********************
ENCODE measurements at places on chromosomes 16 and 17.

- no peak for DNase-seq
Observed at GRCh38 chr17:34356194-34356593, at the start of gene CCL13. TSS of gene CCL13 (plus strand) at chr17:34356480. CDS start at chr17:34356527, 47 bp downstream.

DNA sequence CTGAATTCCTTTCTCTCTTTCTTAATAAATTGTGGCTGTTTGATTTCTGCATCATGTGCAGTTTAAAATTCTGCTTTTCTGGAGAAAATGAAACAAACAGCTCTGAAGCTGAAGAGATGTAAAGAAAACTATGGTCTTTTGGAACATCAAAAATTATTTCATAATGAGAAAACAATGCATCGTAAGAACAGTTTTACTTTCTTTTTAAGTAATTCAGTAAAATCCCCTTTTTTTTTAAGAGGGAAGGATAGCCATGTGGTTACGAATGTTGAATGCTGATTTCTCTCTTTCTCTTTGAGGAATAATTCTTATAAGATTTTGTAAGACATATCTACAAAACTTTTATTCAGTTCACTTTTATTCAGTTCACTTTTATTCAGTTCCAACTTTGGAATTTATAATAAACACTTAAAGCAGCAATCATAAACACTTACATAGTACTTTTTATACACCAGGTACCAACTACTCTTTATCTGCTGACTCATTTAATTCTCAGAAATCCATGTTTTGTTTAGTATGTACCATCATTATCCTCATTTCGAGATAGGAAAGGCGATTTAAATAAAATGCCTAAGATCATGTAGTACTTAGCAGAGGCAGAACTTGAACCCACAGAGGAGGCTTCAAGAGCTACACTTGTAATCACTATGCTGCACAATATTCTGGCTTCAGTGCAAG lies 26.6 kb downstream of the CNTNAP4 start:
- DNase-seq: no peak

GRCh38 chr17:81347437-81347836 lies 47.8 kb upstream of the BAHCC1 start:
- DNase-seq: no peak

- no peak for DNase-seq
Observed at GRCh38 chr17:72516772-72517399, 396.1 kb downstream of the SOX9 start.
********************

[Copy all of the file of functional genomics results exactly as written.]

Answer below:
ENCODE measurements at places on chromosomes 16 and 17.

- no peak for DNase-seq
Observed at GRCh38 chr17:34356194-34356593, at the start of gene CCL13. TSS of gene CCL13 (plus strand) at chr17:34356480. CDS start at chr17:34356527, 47 bp downstream.

DNA sequence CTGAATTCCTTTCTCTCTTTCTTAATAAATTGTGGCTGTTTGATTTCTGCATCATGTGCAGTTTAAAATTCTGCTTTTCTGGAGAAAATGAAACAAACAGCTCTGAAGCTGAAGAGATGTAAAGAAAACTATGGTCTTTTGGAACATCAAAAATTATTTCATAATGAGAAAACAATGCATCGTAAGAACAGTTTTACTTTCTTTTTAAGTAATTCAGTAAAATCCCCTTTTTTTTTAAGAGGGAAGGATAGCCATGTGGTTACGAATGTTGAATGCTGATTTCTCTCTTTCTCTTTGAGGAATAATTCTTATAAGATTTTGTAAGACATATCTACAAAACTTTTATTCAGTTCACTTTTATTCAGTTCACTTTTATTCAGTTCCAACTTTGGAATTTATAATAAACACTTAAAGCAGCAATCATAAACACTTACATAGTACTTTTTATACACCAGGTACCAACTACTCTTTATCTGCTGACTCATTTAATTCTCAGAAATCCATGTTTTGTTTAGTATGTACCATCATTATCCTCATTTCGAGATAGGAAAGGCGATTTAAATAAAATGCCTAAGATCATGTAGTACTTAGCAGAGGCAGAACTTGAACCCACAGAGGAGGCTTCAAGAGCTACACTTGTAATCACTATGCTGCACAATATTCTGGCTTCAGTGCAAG lies 26.6 kb downstream of the CNTNAP4 start:
- DNase-seq: no peak

GRCh38 chr17:81347437-81347836 lies 47.8 kb upstream of the BAHCC1 start:
- DNase-seq: no peak

- no peak for DNase-seq
Observed at GRCh38 chr17:72516772-72517399, 396.1 kb downstream of the SOX9 start.